‘Nomadland’ turns an ultra-realistic eye on the modern American unhoused 

"There's no place like home," Dorothy Gale said. Eighty-one years later, Nomadland has turned that adage on its ear.

In the third feature by Chinese filmmaker Chloé Zhao, Frances McDormand plays Fern, a nomad living in her van in the aftermath of the Great Recession. Having lost almost everything after the United States Gypsum Corporation shuttered its factory in Empire, Nevada, in 2011, Fern has become resigned to a life spent on the move, taking short-term jobs while drifting her way through the American West.

"I can't imagine what you're going through: the loss of your husband and the loss of your whole town and friends and village," real-life nomad and inspirational speaker Bob Wells tells her. "That kind of loss is never easy."

But Fern soldiers on, just not in the manner of most Americans. Resisting the "homeless" label, she instead describes herself as "houseless" and at times embraces what another nomad calls "a lifestyle of freedom and beauty and connection to the earth." Nevertheless — and despite a sort of Woody Guthrie poetry — the film doesn't completely shy away from the darker side of this existence. And McDormand, in one of the best performances of the year, is more than capable of embodying both the joy and shame of her life. By doing so, she again shows (as she did in North Country, Promised Land and Three Billboards Outside Ebbing, Missouri) that she is to film what John Mellencamp is to music: gritty Americana.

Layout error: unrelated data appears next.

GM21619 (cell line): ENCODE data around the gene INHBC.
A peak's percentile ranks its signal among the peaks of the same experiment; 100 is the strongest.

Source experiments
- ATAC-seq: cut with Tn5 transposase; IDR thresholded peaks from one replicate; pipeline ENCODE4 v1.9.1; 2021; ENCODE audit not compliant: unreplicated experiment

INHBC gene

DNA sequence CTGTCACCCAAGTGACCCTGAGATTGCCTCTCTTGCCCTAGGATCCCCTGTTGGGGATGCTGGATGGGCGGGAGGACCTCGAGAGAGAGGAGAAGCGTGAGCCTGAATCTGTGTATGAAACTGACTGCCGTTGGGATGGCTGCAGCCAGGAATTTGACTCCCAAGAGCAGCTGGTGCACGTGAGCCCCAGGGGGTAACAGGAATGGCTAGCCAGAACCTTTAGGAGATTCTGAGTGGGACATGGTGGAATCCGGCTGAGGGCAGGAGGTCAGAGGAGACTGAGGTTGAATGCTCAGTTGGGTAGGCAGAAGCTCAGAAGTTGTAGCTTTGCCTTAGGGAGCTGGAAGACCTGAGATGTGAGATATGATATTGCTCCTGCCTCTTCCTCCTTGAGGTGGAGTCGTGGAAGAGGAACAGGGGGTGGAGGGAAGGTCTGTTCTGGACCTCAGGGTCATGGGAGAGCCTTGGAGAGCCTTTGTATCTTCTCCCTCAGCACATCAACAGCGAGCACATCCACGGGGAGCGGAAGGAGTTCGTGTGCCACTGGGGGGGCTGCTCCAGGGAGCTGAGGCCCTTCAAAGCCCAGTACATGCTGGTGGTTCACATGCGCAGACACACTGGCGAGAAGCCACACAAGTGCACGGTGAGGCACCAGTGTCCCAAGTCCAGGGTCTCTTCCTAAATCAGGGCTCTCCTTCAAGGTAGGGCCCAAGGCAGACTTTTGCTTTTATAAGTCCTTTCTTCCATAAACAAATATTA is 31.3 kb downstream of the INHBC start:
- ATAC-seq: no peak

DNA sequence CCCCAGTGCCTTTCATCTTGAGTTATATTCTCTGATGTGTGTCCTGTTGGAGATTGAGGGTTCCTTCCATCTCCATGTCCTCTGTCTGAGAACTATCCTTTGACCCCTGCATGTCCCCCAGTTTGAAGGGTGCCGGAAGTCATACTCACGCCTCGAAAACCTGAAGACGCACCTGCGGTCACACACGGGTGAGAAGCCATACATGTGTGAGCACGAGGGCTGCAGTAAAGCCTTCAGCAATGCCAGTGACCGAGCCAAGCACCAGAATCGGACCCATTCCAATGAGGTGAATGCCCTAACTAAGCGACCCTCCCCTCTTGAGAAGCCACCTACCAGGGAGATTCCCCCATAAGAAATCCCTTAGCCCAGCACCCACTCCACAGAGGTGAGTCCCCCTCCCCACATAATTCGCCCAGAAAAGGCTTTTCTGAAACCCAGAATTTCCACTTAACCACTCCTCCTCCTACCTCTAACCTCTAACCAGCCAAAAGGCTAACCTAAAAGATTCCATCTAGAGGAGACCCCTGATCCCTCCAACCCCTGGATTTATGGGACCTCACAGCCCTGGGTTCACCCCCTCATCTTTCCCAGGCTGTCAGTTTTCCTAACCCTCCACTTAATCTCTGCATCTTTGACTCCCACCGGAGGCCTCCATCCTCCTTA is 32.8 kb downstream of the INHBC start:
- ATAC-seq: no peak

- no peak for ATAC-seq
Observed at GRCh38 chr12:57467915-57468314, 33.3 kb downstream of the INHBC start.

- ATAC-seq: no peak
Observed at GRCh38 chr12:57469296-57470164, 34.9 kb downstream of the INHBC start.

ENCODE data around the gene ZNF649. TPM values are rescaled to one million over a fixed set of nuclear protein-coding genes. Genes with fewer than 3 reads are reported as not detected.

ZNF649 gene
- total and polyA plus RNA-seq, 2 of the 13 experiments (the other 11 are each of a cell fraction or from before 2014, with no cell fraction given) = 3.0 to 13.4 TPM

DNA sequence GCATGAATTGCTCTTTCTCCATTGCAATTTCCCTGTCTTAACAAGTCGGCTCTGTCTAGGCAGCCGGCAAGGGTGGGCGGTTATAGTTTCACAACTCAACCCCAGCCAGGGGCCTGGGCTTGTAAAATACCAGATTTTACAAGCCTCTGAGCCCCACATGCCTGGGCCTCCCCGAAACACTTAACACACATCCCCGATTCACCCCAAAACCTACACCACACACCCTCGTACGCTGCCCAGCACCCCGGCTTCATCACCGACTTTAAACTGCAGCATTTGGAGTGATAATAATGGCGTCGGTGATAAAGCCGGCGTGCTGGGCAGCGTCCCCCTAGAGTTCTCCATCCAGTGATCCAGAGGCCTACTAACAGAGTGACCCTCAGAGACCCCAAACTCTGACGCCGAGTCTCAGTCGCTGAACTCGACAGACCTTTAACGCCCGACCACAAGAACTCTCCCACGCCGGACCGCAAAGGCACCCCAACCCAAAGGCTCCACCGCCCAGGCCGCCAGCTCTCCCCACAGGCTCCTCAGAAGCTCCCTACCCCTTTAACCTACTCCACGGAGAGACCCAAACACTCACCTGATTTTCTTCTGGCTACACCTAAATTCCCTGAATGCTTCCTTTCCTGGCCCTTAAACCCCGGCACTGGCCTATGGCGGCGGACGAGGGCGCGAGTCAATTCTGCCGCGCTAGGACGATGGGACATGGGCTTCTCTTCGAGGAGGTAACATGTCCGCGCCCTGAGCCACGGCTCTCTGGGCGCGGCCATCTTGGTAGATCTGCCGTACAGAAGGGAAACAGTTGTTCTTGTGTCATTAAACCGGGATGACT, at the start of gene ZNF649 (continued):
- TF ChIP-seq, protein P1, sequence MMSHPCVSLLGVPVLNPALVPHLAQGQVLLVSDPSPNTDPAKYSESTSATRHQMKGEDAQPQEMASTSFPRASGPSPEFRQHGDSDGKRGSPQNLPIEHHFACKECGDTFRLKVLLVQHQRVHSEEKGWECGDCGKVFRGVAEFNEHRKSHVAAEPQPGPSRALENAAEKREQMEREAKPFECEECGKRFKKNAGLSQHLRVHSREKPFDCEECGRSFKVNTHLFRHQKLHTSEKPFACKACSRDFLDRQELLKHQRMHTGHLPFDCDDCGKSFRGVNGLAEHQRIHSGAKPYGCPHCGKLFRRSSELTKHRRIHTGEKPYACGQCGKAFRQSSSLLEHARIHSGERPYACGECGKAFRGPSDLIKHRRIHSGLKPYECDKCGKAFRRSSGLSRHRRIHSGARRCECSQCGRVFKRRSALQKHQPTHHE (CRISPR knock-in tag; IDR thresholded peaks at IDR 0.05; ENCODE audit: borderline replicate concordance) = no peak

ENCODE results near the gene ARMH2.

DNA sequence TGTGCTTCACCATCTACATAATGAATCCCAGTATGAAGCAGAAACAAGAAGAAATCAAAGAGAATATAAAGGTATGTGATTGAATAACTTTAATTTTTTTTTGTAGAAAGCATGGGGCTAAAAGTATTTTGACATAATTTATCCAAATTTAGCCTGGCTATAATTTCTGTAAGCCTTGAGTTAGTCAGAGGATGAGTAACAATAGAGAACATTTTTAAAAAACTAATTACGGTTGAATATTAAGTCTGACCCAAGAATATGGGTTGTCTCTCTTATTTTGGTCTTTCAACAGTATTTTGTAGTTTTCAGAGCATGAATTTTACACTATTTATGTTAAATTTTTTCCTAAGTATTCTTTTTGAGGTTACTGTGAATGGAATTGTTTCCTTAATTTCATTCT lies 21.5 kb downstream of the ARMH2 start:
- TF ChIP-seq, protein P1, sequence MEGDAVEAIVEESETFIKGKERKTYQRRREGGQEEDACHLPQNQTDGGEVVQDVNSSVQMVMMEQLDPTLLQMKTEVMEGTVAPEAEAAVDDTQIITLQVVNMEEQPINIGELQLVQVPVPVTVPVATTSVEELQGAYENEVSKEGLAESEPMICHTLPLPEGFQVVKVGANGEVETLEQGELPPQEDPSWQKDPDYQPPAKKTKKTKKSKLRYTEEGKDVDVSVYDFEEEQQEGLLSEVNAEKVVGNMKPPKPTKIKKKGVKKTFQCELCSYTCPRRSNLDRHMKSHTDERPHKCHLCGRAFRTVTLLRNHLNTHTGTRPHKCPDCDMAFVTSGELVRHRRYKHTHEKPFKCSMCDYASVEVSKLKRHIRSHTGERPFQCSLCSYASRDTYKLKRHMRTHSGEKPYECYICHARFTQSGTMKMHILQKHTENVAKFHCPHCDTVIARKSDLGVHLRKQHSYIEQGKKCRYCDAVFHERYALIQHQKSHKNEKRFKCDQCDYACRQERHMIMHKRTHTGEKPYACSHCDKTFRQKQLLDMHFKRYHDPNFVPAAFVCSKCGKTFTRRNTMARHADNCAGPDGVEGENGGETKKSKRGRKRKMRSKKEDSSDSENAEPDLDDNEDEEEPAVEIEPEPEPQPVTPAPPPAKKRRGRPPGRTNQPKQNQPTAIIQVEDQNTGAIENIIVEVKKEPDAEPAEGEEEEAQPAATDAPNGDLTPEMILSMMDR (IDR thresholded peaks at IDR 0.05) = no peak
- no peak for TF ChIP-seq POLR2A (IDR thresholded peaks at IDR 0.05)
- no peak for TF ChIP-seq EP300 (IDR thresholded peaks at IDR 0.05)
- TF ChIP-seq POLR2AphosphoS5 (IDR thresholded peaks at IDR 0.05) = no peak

Zhao explored ultra-realism in Songs My Brothers Taught Me and The Rider, but Nomadland lives almost entirely in the cinematic space between narrative fiction and documentary. Indeed, most of the participants ­— with the notable exceptions of McDormand and David Strathairn, as a close friend of Fern — are the actual people they portray, or close to it.

Some have called this type of genre mash-up gimmicky or pretentious, but Nomadland is neither. Some of the performances are a bit clunky, and the film's pacing and anecdotal structure are an acquired taste, but Zhao's screenplay (based on a book by Jessica Bruder) doesn't strike a single insincere note. Though I must admit I admire the film more than I like it, I'm grateful for the opportunity to follow Fern and her friends on their journey.

The film has inspired a debate over which filmmaking style is most effective in capturing emotion and authenticity. Some critics — this one included — will always be partial to great roles performed by the best possible actor, without regard to that actor's background. Others applaud absolute authenticity in casting, going so far as to describe traditional casting as elitist.

Speaking to that latter group, I'm reminded of what Laurence Olivier said to Dustin Hoffman when he discovered that Hoffman, in a deep dive into method acting in Marathon Man, had been depriving himself of sleep: "My dear boy, why don't you just try acting?"

But the cinema is a big place, with room for all styles. Like Fern's world, its horizons are breathtakingly broad.

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